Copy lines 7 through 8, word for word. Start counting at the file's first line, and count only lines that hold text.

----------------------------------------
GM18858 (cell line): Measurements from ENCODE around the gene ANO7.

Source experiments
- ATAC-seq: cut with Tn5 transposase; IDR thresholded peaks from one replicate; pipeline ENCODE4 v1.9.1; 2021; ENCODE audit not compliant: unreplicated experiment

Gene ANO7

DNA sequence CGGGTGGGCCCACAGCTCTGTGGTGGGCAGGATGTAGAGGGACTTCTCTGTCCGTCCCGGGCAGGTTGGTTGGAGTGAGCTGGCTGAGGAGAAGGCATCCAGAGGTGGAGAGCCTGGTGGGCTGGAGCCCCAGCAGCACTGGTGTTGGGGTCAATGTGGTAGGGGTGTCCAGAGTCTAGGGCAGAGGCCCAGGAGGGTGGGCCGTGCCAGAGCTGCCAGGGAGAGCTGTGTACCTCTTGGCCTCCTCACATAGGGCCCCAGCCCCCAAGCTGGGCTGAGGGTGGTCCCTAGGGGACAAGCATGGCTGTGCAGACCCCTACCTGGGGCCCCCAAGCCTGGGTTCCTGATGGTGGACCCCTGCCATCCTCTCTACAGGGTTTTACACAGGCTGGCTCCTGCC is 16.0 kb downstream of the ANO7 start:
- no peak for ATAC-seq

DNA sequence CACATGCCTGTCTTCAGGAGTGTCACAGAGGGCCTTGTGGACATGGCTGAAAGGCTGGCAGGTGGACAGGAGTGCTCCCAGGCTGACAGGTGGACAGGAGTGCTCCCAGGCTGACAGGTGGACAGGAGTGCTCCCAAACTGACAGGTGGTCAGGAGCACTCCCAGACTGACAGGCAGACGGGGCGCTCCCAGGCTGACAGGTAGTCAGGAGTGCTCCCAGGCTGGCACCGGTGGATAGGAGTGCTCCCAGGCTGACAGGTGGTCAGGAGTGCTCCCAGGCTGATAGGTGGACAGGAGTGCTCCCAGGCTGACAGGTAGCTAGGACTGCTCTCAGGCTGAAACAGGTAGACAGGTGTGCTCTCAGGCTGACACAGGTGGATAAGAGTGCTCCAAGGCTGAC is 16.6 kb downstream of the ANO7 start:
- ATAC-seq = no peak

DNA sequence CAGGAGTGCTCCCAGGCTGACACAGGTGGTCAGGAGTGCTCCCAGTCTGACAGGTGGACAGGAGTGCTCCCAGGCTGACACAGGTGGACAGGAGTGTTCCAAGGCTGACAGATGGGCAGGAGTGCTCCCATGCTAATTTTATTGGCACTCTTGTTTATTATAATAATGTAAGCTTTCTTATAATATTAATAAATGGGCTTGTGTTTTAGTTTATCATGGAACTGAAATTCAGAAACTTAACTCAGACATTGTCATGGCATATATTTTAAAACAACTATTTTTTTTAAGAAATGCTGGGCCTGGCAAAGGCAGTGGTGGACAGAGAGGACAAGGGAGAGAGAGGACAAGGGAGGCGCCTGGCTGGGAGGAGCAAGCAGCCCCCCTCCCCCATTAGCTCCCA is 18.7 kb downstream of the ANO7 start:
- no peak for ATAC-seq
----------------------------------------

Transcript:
DNA sequence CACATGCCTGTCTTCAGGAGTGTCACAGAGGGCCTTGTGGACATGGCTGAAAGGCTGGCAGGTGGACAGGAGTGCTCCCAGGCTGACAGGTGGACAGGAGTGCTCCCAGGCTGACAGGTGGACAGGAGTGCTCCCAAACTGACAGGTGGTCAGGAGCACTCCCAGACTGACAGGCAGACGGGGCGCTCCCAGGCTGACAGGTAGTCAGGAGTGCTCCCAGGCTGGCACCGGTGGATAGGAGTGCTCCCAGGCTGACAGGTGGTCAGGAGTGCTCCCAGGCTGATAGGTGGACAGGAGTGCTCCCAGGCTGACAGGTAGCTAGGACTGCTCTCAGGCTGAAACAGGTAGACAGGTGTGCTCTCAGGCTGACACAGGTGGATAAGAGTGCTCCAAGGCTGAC is 16.6 kb downstream of the ANO7 start:
- ATAC-seq = no peak